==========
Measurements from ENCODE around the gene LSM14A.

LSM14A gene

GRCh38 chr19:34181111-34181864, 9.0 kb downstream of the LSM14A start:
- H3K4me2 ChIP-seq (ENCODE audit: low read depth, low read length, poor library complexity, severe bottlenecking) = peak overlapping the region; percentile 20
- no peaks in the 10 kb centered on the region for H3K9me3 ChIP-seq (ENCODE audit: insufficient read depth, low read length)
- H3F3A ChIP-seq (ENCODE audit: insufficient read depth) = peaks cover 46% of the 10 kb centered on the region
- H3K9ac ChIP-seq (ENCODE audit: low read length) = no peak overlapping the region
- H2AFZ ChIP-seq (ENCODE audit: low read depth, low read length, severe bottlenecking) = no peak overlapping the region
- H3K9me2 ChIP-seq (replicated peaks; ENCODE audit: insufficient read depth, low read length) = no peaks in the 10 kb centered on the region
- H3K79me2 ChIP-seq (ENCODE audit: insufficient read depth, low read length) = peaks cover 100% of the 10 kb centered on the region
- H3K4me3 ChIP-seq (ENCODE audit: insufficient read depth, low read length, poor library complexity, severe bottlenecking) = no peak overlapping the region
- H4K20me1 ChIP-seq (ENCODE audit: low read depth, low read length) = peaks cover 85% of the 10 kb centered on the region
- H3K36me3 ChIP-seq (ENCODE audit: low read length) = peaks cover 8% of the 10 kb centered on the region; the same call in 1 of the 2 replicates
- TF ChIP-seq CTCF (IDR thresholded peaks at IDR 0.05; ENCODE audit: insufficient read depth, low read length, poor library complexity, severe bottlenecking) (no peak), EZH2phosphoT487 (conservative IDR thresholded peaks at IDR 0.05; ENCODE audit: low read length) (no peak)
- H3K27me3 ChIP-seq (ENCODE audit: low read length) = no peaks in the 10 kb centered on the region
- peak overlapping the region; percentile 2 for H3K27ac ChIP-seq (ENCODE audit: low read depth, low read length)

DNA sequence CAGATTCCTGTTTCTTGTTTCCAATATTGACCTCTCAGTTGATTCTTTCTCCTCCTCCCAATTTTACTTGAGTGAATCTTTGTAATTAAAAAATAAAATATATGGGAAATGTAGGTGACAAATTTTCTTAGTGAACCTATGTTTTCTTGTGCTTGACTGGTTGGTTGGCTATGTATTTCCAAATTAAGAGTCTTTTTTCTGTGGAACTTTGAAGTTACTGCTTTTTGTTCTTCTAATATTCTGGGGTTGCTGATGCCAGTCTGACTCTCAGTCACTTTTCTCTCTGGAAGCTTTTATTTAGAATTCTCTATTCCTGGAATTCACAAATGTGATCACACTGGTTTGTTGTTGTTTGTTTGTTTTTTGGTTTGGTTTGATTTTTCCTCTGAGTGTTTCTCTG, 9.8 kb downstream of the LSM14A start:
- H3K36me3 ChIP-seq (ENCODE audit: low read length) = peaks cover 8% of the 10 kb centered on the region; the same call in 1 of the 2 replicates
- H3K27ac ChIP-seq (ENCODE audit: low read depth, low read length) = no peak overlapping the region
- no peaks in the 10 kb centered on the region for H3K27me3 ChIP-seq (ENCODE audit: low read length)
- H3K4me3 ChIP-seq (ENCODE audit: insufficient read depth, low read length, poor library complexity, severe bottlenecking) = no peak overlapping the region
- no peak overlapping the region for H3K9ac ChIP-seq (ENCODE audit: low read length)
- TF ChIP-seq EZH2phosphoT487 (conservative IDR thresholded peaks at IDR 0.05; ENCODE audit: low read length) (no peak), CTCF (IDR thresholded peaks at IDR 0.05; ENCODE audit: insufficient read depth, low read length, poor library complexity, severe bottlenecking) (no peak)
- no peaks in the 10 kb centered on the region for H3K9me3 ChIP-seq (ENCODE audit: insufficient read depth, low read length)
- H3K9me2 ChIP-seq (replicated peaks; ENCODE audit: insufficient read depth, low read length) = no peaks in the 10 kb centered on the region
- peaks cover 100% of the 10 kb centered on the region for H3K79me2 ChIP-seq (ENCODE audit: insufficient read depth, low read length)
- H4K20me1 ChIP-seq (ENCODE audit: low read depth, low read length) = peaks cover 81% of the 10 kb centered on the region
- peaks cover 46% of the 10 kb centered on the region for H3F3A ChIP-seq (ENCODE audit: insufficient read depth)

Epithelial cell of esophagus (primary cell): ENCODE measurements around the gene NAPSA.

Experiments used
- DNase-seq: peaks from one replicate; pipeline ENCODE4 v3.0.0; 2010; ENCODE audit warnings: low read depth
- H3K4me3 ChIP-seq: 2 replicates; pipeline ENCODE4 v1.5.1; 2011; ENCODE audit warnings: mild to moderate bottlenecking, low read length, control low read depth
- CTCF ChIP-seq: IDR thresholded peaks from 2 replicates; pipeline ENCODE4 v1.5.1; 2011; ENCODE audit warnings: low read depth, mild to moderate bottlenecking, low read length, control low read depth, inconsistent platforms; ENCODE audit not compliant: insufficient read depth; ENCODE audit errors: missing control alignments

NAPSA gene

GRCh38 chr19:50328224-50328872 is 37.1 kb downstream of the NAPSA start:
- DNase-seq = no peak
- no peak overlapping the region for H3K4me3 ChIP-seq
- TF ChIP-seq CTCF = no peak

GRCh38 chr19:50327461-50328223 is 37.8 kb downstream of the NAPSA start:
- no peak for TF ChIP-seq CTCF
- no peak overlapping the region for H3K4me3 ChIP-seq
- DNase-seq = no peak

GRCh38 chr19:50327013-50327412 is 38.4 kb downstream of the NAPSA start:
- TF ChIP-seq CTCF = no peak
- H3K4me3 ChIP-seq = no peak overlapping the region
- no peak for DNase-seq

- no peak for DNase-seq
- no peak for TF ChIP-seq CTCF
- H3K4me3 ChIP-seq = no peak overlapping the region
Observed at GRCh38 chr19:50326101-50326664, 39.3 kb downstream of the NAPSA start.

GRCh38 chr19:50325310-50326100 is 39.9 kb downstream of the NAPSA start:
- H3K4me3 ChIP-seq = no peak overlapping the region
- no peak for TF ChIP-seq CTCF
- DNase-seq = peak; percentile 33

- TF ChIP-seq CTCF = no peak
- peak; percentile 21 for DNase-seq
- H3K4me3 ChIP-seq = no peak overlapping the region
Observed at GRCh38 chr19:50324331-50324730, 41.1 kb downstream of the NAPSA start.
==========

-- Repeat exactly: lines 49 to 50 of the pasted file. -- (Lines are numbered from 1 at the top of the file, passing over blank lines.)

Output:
- H3K4me3 ChIP-seq = no peak overlapping the region
Observed at GRCh38 chr19:50326101-50326664, 39.3 kb downstream of the NAPSA start.